A staple in every woman’s closet…the Little Black Dress…the standby when nothing else can be found or the go to dress for that special night out on the town. The little black dress has made the top of our must have list because it is that one piece in your wardrobe that won’t let you down. Black is a natural slenderizer, sexy and can be easily paired with an array of heels, flats, or stilettos.
However, the black dress is nothing that is new on the scene. This year, at the 2012 Magic Shoe Show in Las Vegas, they paid homage to our true and tested friend. I thought you would enjoy traveling down the fashion timeline with me.
While this is hardly a “little” black dress, it was a dress that dared to show leg or arm in a time when this was taboo. This dress is machine-made using a blend of silk and horsehair! As an american designer, Ms. Chapman first made her fashion debut by partnering with Gloria Vanderbilt. When she went on her own, she managed to design fashions for the stars of the 1950′s such as Marilyn Monroe and designed and constructed Elizabeth Taylor’s wedding dress when she wed Nicky Hilton.
The 1950′s did not bring much more to the sensitiveness of the black dress but this Christian Dior stunner was everything a woman was to be when showing her feminine side. The narrow waist of this dress was designed by Dior to give a flowering effect on the bottom while accentuating a woman’s waist. While at the helm of the Dior empire, Christian became the most successful couture houses in Paris. Hollywood starlets of the time flocked to his showrooms along with the Princesses Elizabeth and Margaret. It seemed that Dior was part of every woman’s dream. Today, the house of Dior continues to design and produce breathtaking fashion.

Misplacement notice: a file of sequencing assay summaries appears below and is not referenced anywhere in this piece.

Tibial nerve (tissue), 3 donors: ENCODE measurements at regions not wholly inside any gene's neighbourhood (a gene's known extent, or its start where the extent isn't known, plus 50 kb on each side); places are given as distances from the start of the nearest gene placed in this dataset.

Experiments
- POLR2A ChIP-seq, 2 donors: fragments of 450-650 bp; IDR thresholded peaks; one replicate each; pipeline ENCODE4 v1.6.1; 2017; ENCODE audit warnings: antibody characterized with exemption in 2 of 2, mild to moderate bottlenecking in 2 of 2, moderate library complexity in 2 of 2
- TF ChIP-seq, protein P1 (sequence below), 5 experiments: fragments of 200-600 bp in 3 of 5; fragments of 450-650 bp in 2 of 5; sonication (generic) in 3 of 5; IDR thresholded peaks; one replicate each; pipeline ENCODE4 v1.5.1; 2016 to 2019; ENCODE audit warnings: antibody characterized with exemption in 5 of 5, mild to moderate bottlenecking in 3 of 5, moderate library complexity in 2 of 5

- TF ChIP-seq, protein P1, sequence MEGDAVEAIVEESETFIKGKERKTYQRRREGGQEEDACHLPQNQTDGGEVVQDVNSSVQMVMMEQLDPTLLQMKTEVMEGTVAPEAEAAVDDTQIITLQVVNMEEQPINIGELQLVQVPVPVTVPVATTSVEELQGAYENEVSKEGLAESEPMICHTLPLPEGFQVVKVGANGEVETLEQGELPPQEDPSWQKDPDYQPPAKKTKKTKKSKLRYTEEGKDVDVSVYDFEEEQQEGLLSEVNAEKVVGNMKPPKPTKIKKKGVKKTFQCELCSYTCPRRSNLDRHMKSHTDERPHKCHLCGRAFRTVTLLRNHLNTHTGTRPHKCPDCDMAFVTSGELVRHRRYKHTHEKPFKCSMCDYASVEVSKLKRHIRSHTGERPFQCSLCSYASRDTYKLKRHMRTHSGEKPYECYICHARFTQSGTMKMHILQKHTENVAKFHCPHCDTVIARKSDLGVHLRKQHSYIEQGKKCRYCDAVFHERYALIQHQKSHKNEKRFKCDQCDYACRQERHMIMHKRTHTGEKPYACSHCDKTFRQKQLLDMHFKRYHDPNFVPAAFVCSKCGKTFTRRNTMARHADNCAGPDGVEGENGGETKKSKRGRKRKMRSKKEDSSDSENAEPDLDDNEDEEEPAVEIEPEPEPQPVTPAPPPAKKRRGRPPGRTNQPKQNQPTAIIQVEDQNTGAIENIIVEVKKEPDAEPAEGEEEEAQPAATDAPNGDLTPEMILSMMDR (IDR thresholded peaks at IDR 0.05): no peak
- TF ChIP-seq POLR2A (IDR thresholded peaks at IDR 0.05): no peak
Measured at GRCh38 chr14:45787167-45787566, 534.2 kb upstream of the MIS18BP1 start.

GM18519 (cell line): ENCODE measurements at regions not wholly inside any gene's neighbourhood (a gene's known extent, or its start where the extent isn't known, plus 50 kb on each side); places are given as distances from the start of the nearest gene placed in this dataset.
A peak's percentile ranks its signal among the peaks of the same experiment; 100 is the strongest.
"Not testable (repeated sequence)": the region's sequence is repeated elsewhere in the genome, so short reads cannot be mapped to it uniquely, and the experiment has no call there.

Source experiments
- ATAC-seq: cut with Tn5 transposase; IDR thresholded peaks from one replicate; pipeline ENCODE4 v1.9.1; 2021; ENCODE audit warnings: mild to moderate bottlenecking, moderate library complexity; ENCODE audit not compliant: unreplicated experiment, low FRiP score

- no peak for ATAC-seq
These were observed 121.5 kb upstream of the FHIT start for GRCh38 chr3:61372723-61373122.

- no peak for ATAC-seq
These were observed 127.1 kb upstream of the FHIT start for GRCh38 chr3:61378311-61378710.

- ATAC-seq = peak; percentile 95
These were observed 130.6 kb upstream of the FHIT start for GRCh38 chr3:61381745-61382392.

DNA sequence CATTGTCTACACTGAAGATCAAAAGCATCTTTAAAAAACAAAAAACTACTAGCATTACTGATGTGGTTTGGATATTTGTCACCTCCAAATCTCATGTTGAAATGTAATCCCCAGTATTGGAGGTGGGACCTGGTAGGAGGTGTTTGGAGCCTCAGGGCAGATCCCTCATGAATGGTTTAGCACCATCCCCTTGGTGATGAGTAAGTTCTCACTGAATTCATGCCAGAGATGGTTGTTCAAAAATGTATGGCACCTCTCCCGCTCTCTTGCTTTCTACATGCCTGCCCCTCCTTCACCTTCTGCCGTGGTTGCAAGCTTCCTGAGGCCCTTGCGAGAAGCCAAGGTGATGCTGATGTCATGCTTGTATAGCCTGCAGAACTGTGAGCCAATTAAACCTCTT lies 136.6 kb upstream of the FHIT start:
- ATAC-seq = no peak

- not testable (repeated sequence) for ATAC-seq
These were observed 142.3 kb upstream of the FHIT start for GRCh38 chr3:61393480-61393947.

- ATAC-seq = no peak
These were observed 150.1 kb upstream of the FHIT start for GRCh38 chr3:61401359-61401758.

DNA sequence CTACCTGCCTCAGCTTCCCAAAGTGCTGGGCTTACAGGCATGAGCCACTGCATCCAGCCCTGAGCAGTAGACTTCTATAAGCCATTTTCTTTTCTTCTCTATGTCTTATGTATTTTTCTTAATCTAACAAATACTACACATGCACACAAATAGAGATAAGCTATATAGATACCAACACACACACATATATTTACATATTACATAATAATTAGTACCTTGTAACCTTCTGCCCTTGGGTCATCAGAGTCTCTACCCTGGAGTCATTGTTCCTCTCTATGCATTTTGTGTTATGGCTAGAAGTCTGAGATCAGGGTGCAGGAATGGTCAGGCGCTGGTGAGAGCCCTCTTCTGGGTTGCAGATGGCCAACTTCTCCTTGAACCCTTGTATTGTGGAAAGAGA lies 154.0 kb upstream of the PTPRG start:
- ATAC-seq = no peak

The 1960′s not only brought a new way of living but also allowed for a change in style never before contemplated. The 60′s was the Age of Aquarius and Free Love so it was only natural that the Little Black Dress took a hard right turn and shortened in length and bared more of the body. Having an engineering background, Courreges’ style had the structure of well designed architectural masterpiece. His signature was the cutout and he was bold in placing the cuts in the mid-drift and near the bust line. Courreges is credited for being the originator of the mini dress.
Of Spanish decent, Cristobal Balenciaga relied on his background for much of his designs. The House of Balenciaga was once run by a German group that encouraged Cristobal in his european flare of design. Today, the 1970 couture house is owned and run by the world renowned design guru, Gucci. This organza flared dress is simple is construction yet it is light and feminine. This number was inspired by the flamingo dancers that a young Balenciaga watched as a child. As the fashion world continue to change into the 1980′s, Balenciaga refused to give up the principles of design of which he had been using for decades. Instead of conforming to the new sense of style, he just closed up all of his shops.
A flashback to my high school and college years, this woolen dress was short and was ready to make a splash. As a British designer, Zandra’s designs were classified as “outrageous” by the traditional British people and their designers. While Ms. Rhodes was best known for her busy prints using geometric patterns and bright colors, she did love creating the black silhouette dress that was perfected in its attention to detail. One of her most noted clients was the beloved Princess Diana who put Rhodes on the design world map. However, her true flare was shown in her costume designs for Freddie Mercury of Queen fame.
And so there you have it…fashion through the ages. While these pretty little frocks go back as far as seventy years, I would be thrilled to wear anyone of them. Who is your favorite modern-day designer…and why?